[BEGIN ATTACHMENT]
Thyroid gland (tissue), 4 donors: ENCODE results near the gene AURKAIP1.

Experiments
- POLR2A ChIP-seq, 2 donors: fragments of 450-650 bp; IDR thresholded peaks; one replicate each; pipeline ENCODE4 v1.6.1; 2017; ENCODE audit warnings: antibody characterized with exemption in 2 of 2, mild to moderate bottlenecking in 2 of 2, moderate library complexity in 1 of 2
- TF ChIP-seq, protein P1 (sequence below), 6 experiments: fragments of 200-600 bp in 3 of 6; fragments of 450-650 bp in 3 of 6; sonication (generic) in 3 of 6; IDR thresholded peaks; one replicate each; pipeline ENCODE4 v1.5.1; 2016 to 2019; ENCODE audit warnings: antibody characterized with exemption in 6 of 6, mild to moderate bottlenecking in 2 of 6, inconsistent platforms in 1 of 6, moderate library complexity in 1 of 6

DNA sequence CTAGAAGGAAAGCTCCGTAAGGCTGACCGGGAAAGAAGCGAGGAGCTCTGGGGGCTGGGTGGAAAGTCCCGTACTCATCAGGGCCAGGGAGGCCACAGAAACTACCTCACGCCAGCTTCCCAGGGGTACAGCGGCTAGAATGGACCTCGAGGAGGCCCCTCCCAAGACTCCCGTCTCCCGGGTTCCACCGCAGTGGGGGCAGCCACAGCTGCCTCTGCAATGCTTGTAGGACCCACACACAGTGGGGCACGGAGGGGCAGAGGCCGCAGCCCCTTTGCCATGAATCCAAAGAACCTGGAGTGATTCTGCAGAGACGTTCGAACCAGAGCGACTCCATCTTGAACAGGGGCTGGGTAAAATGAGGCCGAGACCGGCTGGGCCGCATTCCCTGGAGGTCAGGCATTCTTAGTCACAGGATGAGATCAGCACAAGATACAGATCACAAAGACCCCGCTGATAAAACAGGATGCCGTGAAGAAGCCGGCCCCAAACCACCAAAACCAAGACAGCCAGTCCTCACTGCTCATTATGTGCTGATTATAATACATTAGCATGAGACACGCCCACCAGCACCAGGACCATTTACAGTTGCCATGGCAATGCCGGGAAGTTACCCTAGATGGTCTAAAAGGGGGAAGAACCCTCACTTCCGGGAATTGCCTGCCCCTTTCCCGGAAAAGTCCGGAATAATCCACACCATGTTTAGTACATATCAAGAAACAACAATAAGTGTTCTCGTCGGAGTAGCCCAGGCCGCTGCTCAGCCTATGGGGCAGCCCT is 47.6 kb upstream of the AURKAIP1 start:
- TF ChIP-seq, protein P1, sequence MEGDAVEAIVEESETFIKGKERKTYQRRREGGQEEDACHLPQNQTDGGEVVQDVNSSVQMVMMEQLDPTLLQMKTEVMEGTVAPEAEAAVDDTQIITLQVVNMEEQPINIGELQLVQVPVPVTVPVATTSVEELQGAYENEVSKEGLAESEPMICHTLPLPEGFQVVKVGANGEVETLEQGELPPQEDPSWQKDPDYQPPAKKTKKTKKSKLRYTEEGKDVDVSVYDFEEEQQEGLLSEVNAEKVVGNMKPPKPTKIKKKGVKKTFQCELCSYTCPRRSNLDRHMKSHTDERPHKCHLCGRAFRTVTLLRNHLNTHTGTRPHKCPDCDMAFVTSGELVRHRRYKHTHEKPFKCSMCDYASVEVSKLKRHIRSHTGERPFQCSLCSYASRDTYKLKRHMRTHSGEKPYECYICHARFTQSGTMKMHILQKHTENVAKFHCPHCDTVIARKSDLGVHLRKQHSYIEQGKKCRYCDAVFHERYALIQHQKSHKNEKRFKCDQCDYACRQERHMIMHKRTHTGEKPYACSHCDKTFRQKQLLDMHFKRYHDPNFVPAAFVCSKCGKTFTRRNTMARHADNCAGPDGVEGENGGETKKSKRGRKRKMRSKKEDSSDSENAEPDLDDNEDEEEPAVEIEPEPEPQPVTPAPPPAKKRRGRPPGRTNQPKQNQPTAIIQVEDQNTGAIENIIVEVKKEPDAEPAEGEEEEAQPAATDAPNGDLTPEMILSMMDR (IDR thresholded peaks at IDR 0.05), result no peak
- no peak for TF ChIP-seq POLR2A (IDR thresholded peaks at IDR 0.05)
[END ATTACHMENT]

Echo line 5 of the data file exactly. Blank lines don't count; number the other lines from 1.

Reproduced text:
DNA sequence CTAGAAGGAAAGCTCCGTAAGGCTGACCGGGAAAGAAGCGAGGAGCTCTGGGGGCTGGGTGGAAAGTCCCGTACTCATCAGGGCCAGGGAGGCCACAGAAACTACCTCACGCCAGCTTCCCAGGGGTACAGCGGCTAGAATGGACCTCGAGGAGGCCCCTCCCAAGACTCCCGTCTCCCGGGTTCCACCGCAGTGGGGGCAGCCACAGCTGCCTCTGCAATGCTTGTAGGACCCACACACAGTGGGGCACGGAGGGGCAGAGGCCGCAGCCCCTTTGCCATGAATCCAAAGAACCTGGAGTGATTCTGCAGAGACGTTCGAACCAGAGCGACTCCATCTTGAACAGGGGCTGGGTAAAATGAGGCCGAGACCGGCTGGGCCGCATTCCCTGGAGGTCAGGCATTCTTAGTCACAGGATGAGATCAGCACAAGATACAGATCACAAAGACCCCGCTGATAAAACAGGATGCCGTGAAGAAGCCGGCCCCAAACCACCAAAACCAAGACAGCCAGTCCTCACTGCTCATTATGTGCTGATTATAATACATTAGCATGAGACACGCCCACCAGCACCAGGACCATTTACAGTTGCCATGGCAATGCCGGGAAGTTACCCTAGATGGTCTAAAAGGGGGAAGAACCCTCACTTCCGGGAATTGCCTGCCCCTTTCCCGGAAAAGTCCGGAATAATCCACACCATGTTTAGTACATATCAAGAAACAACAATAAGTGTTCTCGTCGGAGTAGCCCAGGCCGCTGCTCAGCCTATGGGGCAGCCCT is 47.6 kb upstream of the AURKAIP1 start: